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Jinnae Anderson: Your child’s inner GPS

Confession: I’ve lived in Nevada County a long time and yet, once in a while, I still get lost! But not to worry: I consult my ever-helpful GPS and it gets me going in the right direction — just like that. If a GPS is helpful (to me, anyway) in Nevada County, whatever would we do without it in a new and confusing location? I love how my GPS guides me to make a U-turn here, turn in a quarter mile, and find my destination on the left when I have no idea where I am.

Have you ever considered the concept of an inner GPS? An internal GPS can whisper guidance as to which step to take next, which way to turn now, or what to say or do (or not) in any particular situation. It may tell us to stand firmly on our own two feet and speak up — or, conversely, it may whisper that, sometimes, the better part of courage is to turn around and run! An inner GPS is a marvelous system that we can trust to help us navigate the twists and turns of our lives.

An internal GPS can whisper guidance as to which step to take next, which way to turn now, or what to say or do (or not) in any particular situation.
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Until a child is around four years old, we are their inner GPS. “Let Sister have a turn now,” we say, or “Tell him you’re sorry.” The problem is that our children’s dependence on the external navigational system — ours — often continues as they get older. We parents forget to step back and encourage our children to start feeling into their own inner compass. A wise mom or dad starts reigning back their navigational influence during the later preschool years.



I can’t think of any character strength I’d rather nurture in my child than an inner GPS, and I speak of it often when I coach and teach parents. In this world of powerful external influences (social media, internet, peer pressure, etc), we explore helping our children to check internally for feelings, wisdom, and calm consideration of their next move.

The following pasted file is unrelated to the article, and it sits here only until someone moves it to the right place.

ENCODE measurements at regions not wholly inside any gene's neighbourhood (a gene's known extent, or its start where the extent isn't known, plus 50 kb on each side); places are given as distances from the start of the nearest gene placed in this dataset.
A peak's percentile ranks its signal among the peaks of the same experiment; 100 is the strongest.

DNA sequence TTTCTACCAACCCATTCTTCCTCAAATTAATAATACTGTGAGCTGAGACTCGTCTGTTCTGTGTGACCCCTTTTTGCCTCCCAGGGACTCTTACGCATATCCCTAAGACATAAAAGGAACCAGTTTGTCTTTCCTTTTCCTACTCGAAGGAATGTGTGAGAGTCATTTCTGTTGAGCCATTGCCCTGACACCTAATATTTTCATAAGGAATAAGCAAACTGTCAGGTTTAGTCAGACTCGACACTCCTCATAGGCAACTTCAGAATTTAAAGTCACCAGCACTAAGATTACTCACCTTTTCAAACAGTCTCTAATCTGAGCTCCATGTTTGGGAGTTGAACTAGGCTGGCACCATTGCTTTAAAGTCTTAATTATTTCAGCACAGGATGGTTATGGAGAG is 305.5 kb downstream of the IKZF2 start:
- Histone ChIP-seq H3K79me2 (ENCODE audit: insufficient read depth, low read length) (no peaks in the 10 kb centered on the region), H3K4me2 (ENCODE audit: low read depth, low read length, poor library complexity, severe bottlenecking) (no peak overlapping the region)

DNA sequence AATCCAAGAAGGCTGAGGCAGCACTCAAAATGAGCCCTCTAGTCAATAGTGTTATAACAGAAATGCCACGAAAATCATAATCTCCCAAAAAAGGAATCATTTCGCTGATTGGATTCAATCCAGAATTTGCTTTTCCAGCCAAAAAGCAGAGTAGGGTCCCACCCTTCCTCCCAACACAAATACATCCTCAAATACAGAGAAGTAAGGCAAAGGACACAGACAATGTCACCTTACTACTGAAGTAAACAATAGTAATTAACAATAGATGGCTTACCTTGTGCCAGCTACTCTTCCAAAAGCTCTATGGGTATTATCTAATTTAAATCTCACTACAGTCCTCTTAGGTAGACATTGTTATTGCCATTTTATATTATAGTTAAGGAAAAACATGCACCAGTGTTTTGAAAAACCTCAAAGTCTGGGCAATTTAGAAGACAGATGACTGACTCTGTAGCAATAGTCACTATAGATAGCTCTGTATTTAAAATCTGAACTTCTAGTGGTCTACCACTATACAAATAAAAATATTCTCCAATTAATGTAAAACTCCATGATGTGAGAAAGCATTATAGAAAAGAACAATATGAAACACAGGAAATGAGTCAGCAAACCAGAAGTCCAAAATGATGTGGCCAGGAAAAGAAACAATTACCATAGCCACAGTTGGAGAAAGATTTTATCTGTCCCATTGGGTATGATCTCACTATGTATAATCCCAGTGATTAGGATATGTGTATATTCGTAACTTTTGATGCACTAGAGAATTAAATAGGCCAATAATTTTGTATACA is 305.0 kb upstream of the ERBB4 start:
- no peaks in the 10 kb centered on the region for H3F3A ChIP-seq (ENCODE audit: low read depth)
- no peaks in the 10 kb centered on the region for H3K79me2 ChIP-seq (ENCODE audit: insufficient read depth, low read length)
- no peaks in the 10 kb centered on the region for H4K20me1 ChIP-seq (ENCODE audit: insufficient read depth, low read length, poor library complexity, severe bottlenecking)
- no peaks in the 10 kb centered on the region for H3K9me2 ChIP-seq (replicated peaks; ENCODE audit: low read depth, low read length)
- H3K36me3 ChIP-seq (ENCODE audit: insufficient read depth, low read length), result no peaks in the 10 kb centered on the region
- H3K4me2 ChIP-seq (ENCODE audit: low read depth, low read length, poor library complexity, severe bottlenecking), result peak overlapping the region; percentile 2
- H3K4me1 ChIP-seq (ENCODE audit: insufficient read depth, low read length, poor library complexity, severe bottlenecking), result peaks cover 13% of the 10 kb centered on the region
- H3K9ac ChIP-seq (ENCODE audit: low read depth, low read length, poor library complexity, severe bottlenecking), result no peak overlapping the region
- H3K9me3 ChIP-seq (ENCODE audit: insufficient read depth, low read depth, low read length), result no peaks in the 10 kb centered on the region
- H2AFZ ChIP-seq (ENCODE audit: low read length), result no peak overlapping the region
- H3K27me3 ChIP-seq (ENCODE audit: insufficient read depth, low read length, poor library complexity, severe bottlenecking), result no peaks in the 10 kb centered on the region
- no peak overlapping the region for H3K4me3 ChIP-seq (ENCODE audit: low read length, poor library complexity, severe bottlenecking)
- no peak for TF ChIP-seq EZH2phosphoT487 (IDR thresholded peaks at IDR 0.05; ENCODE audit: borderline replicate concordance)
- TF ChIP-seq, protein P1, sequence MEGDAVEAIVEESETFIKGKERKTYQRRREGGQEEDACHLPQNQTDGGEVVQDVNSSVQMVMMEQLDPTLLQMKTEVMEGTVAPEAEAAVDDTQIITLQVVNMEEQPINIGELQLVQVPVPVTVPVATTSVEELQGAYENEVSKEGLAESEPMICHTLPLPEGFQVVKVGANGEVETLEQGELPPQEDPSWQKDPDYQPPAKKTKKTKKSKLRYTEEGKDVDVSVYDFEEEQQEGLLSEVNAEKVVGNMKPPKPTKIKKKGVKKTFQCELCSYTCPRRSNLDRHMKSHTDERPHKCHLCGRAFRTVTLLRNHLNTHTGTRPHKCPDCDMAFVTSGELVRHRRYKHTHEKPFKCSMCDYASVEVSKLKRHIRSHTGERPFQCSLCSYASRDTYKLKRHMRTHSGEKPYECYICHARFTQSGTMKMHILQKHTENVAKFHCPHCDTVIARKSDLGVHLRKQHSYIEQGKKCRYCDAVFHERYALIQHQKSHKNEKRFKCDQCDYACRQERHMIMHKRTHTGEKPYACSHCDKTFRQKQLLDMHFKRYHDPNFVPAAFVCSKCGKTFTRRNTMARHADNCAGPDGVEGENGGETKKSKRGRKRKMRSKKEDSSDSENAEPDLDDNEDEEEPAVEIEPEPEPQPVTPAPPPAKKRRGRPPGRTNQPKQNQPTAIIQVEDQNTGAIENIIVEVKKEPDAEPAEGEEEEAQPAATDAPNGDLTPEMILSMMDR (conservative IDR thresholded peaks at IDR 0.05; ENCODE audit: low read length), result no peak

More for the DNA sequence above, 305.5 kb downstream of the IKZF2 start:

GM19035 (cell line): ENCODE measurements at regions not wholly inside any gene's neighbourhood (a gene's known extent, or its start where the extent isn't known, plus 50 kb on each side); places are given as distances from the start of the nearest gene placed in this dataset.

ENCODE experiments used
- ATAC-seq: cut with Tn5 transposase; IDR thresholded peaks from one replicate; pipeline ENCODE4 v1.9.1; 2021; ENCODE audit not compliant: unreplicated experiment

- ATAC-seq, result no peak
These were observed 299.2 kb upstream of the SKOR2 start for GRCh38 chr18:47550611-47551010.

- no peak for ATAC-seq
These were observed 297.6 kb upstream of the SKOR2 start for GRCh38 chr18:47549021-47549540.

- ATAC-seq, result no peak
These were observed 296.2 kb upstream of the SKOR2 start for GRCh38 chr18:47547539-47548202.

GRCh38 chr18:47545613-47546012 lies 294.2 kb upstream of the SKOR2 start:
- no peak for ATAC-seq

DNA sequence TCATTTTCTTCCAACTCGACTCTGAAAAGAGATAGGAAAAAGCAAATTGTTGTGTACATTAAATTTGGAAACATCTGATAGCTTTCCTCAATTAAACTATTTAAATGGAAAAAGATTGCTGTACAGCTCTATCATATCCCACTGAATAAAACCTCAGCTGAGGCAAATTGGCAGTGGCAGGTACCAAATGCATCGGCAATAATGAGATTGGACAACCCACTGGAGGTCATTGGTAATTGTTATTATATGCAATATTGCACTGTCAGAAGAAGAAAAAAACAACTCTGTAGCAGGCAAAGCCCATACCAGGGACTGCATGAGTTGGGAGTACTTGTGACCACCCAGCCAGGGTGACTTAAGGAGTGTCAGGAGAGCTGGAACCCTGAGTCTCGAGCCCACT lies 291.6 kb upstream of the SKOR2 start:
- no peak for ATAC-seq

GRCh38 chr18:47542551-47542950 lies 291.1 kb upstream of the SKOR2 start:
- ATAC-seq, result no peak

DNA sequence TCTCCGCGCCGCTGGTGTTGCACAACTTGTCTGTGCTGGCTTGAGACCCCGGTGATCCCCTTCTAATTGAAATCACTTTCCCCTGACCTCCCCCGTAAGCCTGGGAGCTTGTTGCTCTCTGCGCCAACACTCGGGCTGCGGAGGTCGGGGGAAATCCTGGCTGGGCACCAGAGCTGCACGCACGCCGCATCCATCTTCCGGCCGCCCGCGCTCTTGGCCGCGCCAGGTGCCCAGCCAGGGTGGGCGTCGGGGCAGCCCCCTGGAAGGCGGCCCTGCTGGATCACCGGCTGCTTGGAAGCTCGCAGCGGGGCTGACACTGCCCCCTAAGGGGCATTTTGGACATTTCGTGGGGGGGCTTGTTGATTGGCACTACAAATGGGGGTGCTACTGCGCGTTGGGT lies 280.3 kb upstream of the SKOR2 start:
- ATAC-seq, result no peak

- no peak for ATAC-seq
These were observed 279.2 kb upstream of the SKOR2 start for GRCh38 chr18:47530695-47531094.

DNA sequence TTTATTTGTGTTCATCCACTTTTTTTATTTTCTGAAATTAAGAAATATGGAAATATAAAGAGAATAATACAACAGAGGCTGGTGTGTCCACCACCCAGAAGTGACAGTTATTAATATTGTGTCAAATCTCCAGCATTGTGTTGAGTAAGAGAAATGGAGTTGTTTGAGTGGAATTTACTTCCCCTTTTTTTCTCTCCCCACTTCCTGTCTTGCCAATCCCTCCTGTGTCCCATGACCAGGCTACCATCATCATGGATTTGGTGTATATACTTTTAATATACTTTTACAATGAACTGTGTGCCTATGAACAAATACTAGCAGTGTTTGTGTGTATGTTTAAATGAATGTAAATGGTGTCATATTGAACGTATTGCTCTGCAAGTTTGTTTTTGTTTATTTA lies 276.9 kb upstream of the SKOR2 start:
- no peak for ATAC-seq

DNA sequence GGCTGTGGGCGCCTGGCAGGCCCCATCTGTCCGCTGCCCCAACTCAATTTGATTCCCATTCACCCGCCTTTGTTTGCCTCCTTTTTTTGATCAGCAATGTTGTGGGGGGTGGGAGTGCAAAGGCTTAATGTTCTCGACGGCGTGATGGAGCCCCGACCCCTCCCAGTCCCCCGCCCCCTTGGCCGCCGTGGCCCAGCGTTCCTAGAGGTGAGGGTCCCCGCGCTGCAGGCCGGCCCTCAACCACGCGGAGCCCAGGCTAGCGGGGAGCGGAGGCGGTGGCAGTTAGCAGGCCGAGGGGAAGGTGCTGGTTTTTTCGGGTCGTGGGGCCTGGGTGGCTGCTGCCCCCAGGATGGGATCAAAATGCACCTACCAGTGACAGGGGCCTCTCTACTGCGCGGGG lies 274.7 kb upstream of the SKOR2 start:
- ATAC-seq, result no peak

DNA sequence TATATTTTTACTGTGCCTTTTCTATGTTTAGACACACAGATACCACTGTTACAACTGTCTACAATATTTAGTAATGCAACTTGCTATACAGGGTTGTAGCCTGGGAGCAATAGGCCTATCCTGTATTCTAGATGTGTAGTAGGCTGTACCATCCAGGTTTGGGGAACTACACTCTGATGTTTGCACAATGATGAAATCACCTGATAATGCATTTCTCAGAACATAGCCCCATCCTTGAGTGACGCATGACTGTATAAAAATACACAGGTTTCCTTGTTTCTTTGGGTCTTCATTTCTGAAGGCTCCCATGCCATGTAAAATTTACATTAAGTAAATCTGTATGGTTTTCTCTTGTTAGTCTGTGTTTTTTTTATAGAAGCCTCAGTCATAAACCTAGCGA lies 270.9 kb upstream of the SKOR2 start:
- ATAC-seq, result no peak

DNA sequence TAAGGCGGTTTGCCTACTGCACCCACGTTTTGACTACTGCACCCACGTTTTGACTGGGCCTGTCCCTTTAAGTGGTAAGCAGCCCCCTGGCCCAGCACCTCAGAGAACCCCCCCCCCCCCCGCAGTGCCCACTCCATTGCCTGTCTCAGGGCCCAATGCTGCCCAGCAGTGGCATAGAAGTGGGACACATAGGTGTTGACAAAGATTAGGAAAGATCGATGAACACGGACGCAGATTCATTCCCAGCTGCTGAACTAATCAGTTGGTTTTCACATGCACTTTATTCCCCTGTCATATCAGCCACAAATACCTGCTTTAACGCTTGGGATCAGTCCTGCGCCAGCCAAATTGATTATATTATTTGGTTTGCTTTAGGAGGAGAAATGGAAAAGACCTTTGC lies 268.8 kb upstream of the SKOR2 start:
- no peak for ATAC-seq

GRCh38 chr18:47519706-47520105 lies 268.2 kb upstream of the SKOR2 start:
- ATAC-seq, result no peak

Below are some ways to help your children develop the inner coordinates from which to navigate their lives:



• Help them to check their innermost feelings first. When your child has done something they’re proud of, for example, we want them primarily to be proud of themselves rather than to feel good because they have parental approval. When your little one climbs up the playground tower or your older one aces the test and they want to share it with you, first ask them, “How does that feel?” or say, “I bet you’re proud of yourself!” Bring their focus first and foremost to their internal feelings before optionally adding, “I’m proud of you, too!”

• Ask a lot of open-ended questions. How does this feel to you? Why do you think that happened? What would you do in their situation? Not only does this encourage our kids to feel and think for themselves, it also gives them the message that their feelings and insights are valuable and ought to be considered.